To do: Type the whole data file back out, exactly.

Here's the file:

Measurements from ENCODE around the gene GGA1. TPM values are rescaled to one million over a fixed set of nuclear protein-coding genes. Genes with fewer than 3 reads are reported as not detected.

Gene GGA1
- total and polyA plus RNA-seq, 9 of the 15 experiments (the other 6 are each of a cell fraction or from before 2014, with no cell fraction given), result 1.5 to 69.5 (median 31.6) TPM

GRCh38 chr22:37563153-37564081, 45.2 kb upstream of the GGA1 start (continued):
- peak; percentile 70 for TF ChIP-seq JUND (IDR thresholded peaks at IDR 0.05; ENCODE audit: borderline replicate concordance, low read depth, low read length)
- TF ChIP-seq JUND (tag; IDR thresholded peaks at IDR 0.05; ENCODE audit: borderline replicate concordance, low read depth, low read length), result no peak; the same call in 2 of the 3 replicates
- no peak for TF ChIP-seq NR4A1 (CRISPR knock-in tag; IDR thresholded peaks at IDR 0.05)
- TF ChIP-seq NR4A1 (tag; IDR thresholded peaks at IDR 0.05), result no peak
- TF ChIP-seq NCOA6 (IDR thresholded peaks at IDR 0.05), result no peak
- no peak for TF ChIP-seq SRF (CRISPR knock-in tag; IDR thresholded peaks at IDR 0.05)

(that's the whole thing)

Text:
Measurements from ENCODE around the gene GGA1. TPM values are rescaled to one million over a fixed set of nuclear protein-coding genes. Genes with fewer than 3 reads are reported as not detected.

Gene GGA1
- total and polyA plus RNA-seq, 9 of the 15 experiments (the other 6 are each of a cell fraction or from before 2014, with no cell fraction given), result 1.5 to 69.5 (median 31.6) TPM

GRCh38 chr22:37563153-37564081, 45.2 kb upstream of the GGA1 start (continued):
- peak; percentile 70 for TF ChIP-seq JUND (IDR thresholded peaks at IDR 0.05; ENCODE audit: borderline replicate concordance, low read depth, low read length)
- TF ChIP-seq JUND (tag; IDR thresholded peaks at IDR 0.05; ENCODE audit: borderline replicate concordance, low read depth, low read length), result no peak; the same call in 2 of the 3 replicates
- no peak for TF ChIP-seq NR4A1 (CRISPR knock-in tag; IDR thresholded peaks at IDR 0.05)
- TF ChIP-seq NR4A1 (tag; IDR thresholded peaks at IDR 0.05), result no peak
- TF ChIP-seq NCOA6 (IDR thresholded peaks at IDR 0.05), result no peak
- no peak for TF ChIP-seq SRF (CRISPR knock-in tag; IDR thresholded peaks at IDR 0.05)